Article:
The "modified" form concludes the same as the FBI standard form, informing the individual that even if they talk without an attorney present, they "have the right to stop answering at any time."
The modification of procedure is necessary because, as the FBI manual states, "there is no way that a detainee in DOD or foreign custody will be allowed access to an American defense attorney""
The FBI is often contrasted with the military and the CIA in regards to its use of abusive procedures during interrogation. While eschewing "enhanced interrogation" techniques that amount to torture, such as waterboarding, close confinement, and stress positions, the FBI relies instead on psychological manipulations of "rapport" building procedures, while using the harsh pressure of isolation and sensory deprivation to break down the prisoner psychologically.
Isolation itself is a form of sensory deprivation, and is described as such in the KUBARK manual.
This form of psychological torture is added to standard police techniques, and in particular a form of interrogation procedure known as the Reid Technique. The FBI manual references several times the 1963 work on this technique, Criminal interrogation and confessions.
A 2009 study of this kind of interrogation technique in the journal Legal and Criminological Psychology found "innocent people are sometimes induced to confess to crimes they did not commit as a function of certain dispositional vulnerabilities or the use of overly persuasive interrogation tactics."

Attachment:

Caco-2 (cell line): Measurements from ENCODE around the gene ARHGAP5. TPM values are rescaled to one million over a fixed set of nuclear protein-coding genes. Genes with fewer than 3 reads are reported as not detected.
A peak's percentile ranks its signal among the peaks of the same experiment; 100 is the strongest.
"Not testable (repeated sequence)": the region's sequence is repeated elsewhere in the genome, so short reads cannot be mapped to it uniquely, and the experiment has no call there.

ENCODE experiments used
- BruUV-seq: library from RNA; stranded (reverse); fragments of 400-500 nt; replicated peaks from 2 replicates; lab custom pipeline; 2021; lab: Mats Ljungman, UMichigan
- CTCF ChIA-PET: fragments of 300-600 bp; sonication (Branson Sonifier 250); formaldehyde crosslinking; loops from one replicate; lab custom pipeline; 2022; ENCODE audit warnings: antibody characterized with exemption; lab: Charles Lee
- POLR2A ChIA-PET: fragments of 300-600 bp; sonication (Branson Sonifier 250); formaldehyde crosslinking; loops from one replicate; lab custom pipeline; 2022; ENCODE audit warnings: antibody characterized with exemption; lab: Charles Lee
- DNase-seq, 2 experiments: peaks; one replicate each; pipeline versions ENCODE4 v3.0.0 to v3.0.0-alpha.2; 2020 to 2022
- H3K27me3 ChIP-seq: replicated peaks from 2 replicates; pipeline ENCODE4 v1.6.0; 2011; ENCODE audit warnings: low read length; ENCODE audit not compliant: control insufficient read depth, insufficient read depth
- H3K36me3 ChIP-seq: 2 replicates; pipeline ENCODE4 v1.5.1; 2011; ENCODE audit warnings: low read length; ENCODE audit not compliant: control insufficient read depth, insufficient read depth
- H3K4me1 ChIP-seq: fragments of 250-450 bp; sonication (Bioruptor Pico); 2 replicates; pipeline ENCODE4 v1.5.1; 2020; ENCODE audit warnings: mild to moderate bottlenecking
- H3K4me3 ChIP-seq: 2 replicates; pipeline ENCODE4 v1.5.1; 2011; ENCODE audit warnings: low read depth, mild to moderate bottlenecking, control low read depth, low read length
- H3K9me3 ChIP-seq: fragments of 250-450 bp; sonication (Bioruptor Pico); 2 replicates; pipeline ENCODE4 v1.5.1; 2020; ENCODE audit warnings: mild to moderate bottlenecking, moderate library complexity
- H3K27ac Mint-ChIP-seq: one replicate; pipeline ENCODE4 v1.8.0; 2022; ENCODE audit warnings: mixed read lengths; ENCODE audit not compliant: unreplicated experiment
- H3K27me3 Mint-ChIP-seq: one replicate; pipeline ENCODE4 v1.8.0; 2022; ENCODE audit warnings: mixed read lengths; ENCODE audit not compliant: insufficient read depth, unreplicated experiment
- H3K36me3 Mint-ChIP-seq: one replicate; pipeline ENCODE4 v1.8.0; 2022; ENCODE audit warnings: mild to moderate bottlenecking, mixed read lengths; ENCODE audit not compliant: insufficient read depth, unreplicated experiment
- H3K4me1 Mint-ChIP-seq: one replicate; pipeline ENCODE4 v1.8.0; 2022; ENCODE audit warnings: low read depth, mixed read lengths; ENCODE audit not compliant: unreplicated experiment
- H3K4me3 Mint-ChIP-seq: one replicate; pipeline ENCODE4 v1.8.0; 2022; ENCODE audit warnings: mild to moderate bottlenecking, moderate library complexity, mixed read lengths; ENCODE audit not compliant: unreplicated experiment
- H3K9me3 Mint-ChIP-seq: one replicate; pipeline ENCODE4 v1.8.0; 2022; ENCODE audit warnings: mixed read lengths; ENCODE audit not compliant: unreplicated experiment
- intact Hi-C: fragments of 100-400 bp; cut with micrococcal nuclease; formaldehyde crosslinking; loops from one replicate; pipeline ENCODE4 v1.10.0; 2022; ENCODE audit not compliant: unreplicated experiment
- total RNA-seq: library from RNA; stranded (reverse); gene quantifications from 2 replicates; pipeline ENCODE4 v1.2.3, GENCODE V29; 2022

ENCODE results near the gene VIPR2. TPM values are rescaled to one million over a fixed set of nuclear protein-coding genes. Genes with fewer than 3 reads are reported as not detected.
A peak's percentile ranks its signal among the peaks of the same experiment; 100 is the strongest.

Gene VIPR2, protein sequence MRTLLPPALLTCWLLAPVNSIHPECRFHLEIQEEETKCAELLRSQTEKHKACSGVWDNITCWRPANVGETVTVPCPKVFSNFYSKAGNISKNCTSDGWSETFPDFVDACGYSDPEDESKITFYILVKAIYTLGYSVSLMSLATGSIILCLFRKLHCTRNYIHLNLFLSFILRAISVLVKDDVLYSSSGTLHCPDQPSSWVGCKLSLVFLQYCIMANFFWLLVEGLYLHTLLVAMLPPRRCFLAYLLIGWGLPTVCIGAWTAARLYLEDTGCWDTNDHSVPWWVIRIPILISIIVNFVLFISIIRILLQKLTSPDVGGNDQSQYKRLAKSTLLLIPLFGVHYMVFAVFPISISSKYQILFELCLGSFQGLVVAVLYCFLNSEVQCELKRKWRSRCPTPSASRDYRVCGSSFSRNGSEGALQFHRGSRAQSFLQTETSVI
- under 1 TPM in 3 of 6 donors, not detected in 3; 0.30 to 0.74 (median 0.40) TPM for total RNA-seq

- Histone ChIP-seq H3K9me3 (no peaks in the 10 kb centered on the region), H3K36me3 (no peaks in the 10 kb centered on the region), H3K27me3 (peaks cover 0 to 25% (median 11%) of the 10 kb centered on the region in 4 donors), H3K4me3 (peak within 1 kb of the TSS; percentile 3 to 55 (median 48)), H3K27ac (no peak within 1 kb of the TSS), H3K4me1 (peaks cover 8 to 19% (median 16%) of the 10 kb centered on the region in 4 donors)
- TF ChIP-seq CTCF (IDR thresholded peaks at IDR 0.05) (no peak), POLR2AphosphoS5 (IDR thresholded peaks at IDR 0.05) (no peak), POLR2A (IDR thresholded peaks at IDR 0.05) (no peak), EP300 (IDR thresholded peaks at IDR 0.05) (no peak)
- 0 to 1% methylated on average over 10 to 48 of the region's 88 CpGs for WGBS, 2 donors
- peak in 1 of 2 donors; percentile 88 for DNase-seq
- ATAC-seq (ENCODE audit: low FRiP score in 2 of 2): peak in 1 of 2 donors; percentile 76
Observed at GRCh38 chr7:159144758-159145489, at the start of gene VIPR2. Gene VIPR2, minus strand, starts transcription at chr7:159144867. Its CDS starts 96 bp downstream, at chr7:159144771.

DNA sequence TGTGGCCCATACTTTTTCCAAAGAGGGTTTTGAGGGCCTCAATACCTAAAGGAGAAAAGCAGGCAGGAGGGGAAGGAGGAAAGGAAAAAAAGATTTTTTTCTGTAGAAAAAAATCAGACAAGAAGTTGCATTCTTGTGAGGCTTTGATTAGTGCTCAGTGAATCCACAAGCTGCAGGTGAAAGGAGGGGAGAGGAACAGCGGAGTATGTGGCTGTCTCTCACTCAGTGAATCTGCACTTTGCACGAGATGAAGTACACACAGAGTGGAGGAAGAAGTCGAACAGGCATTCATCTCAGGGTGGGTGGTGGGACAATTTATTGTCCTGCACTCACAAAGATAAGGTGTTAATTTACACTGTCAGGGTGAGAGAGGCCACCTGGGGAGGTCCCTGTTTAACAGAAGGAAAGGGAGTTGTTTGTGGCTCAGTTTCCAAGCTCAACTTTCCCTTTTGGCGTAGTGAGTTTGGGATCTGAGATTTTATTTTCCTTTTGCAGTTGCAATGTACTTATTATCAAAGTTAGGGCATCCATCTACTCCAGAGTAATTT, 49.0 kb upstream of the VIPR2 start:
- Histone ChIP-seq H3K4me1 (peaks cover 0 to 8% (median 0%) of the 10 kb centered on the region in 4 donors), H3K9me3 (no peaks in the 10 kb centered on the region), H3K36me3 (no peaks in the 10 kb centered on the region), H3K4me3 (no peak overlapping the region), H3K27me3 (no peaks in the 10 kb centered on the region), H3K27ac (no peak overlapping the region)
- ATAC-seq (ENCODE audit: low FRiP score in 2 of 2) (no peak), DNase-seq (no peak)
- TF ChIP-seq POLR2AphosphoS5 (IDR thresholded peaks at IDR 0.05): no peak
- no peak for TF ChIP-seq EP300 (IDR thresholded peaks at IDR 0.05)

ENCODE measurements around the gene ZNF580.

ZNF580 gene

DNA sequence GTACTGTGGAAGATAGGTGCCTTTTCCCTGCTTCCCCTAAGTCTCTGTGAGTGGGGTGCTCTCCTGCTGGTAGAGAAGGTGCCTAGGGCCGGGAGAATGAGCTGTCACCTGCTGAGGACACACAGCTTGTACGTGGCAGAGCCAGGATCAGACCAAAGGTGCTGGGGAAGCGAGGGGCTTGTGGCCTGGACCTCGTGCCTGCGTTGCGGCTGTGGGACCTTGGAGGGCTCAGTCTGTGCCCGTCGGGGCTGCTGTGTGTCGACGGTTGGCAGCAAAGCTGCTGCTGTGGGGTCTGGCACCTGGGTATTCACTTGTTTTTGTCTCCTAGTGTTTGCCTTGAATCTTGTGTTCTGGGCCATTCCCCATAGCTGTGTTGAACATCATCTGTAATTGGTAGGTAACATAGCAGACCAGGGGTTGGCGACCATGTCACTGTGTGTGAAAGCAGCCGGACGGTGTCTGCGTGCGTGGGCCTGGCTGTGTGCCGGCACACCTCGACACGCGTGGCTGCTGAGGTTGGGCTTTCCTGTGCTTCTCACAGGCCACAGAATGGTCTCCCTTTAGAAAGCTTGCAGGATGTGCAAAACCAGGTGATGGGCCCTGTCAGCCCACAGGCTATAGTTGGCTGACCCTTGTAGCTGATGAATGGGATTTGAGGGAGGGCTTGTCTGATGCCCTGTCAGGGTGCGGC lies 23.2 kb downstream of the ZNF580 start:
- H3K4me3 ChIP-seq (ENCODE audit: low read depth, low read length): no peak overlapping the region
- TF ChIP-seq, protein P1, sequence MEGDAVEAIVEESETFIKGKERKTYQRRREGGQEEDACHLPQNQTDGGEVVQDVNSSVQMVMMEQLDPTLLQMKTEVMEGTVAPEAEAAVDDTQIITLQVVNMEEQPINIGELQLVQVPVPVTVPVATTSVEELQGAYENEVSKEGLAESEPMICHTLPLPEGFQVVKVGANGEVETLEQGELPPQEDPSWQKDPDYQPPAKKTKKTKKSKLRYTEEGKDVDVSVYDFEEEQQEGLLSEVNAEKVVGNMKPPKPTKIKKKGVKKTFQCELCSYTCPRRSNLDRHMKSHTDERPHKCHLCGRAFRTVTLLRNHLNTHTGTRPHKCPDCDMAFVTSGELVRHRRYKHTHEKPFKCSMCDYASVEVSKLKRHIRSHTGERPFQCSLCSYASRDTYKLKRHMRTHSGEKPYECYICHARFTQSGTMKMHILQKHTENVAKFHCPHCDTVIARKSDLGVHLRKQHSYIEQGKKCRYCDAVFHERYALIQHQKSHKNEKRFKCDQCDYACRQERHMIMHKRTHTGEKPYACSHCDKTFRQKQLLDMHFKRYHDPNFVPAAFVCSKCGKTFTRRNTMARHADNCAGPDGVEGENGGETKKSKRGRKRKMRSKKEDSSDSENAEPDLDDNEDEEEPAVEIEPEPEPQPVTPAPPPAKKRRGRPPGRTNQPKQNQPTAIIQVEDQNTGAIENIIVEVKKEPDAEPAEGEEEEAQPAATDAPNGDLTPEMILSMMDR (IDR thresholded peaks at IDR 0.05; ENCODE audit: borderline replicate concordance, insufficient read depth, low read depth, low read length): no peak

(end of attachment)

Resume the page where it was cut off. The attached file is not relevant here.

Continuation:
These are exactly the tactics the FBI uses, though they are then supercharged via use of isolation of a prisoner, which, as the FBI itself notes, "advantages" the interrogator by playing off the human need for "affiliation" or communication with others. Modern psychological and neuroscience investigators understand that this "need" is hard-wired in the brain, and deprivation of such social stimulation is a direct attack on the nervous system of the individual.
The failure to hold anyone accountable for the use of torture by U.S. officials, including accountability for those who planned and sanctioned such torture, meant that forms of torture were institutionalized in U.S. policy documents, such as the Army Field Manual.
The declassification of this FBI interrogation manual has allowed us to understand that such institutionalization has extended as well to the Department of Justice and the FBI.
[This article has been altered to reflect feedback from Col. Steven Kleinman received after the story was first published.]